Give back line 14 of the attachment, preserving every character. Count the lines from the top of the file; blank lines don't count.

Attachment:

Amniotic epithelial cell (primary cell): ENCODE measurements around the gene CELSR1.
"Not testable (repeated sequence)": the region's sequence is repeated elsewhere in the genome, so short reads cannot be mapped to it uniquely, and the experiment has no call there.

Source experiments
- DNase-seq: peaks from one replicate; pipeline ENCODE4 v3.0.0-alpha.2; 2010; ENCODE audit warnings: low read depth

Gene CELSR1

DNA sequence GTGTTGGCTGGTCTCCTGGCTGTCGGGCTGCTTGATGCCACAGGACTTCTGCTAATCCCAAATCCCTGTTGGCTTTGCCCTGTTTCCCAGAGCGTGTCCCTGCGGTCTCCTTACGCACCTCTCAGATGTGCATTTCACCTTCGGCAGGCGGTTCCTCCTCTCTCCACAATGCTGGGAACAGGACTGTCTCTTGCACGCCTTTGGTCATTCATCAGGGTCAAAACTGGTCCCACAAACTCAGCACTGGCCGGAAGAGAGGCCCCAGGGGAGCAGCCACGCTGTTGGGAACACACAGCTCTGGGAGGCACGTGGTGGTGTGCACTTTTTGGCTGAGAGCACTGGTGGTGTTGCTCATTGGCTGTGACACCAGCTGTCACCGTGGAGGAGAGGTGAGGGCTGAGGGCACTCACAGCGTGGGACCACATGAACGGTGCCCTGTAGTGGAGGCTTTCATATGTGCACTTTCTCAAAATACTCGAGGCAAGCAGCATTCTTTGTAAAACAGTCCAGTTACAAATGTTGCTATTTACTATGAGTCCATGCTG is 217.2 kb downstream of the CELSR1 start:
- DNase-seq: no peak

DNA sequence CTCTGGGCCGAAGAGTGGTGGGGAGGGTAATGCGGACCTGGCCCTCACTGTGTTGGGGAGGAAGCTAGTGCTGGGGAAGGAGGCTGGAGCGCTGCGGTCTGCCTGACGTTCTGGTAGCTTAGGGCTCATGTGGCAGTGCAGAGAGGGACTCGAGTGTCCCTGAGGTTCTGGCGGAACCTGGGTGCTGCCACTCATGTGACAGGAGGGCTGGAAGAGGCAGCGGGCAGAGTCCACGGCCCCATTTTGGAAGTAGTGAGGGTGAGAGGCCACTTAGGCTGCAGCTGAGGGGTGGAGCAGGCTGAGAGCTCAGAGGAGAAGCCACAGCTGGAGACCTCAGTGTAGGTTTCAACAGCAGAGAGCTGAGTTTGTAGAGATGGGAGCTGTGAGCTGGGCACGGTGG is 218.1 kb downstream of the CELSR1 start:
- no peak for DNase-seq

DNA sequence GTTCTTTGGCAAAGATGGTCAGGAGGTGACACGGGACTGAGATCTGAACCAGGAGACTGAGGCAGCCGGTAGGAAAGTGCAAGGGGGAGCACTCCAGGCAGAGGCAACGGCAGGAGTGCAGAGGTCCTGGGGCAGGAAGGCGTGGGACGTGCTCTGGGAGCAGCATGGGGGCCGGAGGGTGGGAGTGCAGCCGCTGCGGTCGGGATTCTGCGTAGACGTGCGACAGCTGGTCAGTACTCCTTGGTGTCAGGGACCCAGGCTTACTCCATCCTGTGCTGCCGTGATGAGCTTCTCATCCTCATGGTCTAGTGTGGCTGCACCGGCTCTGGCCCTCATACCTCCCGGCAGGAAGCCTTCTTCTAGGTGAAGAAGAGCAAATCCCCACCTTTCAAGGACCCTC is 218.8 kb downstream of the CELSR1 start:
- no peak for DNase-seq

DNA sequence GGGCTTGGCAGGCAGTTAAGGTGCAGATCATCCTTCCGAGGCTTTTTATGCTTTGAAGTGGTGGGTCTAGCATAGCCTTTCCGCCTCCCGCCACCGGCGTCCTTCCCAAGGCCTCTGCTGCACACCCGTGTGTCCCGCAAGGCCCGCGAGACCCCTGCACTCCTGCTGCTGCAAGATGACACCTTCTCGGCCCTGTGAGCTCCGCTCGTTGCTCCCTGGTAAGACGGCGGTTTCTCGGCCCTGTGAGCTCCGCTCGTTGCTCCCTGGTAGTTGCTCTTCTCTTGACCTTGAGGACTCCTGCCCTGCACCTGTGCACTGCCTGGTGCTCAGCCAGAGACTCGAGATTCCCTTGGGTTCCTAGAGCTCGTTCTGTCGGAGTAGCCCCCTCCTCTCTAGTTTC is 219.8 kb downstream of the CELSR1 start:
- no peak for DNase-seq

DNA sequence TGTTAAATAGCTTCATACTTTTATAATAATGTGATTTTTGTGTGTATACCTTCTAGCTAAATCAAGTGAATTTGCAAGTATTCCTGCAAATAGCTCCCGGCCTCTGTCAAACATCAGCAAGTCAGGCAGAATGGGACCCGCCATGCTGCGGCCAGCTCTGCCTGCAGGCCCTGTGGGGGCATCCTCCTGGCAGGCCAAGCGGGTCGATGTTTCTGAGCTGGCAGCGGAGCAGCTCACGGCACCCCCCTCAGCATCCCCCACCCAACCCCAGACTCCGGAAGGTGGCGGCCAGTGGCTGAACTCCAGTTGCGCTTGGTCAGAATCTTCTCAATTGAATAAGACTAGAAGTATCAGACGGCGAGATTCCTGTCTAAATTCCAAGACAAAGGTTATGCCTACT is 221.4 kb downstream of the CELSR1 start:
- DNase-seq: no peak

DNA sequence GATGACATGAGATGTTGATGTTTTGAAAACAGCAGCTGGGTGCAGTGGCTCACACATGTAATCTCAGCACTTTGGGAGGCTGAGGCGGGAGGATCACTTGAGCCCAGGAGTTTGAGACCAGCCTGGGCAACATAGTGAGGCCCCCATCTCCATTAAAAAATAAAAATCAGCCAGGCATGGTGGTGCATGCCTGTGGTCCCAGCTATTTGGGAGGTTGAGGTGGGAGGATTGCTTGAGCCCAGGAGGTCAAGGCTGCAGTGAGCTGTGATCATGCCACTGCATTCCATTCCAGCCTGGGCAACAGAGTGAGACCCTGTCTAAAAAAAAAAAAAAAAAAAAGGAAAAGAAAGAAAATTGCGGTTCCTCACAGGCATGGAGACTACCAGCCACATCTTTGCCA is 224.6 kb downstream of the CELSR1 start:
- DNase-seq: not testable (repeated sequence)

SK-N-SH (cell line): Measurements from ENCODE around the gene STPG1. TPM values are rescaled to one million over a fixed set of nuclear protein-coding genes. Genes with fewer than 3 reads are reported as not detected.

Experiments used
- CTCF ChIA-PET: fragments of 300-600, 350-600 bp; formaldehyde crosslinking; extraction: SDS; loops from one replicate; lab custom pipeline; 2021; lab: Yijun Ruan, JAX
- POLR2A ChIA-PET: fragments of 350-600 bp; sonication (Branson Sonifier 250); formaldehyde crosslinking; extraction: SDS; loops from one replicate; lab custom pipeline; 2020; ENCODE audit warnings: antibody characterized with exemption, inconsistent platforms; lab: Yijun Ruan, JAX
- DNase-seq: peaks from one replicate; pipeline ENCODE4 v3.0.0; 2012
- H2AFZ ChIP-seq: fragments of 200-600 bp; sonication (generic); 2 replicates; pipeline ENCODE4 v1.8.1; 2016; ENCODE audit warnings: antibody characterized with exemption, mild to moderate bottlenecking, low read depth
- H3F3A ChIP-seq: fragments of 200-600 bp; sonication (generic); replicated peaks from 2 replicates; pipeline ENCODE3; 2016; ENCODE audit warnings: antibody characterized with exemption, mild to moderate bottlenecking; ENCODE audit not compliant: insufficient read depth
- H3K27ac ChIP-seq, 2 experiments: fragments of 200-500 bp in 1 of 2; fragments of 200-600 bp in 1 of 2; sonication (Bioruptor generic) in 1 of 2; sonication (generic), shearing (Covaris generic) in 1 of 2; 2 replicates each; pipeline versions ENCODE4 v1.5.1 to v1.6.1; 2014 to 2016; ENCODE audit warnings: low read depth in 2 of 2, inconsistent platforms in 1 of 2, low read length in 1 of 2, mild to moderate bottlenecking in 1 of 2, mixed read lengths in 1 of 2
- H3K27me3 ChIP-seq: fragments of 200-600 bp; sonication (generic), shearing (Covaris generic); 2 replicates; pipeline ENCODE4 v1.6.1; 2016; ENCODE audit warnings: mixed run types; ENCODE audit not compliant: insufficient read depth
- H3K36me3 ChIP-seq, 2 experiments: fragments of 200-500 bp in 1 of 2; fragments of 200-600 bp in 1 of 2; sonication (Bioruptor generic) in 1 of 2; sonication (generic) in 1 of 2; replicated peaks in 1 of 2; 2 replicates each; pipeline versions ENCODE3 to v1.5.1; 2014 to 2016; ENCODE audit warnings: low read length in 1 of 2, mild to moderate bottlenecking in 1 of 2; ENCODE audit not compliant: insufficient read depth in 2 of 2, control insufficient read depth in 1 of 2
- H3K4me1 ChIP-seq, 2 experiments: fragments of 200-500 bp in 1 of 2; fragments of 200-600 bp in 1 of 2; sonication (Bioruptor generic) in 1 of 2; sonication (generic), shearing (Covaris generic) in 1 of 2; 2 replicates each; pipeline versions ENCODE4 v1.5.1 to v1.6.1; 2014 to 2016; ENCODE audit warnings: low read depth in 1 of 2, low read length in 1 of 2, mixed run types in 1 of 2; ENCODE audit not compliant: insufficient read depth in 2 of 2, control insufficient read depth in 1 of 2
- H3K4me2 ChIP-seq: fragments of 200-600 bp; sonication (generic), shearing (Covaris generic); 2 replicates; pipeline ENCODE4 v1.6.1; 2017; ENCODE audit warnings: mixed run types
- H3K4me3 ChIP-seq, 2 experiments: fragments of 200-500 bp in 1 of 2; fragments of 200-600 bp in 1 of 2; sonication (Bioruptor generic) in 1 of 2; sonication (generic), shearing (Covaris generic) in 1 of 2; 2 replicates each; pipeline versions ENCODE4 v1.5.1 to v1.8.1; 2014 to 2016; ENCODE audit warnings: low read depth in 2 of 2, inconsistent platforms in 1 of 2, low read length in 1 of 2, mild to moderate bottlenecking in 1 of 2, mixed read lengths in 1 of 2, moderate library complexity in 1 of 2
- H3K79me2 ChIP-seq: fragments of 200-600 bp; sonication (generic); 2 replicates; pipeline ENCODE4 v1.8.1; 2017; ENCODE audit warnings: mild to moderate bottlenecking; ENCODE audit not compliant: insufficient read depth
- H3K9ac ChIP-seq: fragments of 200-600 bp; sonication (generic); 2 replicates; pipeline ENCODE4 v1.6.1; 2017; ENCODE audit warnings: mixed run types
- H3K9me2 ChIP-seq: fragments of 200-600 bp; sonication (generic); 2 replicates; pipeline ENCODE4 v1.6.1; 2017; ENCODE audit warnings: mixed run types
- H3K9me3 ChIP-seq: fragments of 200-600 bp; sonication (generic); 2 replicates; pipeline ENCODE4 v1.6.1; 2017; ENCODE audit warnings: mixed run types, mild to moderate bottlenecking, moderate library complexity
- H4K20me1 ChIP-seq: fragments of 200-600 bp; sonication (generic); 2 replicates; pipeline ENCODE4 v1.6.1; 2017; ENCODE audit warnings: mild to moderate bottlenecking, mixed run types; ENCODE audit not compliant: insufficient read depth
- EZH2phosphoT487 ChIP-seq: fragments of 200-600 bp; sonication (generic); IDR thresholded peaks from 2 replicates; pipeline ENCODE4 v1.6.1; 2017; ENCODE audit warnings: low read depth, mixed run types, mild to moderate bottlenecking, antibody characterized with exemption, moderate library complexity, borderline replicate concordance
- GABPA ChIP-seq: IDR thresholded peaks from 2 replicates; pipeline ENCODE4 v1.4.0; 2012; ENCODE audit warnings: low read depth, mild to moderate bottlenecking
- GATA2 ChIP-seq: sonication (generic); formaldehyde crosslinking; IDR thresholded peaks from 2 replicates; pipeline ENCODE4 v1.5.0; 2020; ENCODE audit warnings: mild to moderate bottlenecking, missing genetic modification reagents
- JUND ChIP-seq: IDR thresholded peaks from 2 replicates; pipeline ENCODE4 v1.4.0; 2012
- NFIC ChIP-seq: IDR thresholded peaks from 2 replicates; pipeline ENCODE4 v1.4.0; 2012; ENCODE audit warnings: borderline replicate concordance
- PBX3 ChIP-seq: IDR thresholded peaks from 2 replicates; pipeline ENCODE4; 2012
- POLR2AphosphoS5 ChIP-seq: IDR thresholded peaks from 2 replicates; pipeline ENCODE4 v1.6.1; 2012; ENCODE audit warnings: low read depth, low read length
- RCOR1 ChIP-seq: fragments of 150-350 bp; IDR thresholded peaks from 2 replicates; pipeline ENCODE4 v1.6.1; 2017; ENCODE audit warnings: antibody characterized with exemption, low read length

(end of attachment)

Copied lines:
DNA sequence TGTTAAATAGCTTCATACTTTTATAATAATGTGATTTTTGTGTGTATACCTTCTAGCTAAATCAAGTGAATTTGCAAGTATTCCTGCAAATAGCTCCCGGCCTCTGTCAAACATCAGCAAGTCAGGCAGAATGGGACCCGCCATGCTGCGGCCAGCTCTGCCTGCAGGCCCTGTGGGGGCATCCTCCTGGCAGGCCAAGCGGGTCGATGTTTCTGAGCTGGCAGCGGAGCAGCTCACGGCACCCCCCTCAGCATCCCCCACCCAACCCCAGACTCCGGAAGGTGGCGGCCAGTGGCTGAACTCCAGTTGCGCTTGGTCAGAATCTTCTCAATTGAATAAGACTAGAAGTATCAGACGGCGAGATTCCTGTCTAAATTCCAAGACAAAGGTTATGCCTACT is 221.4 kb downstream of the CELSR1 start: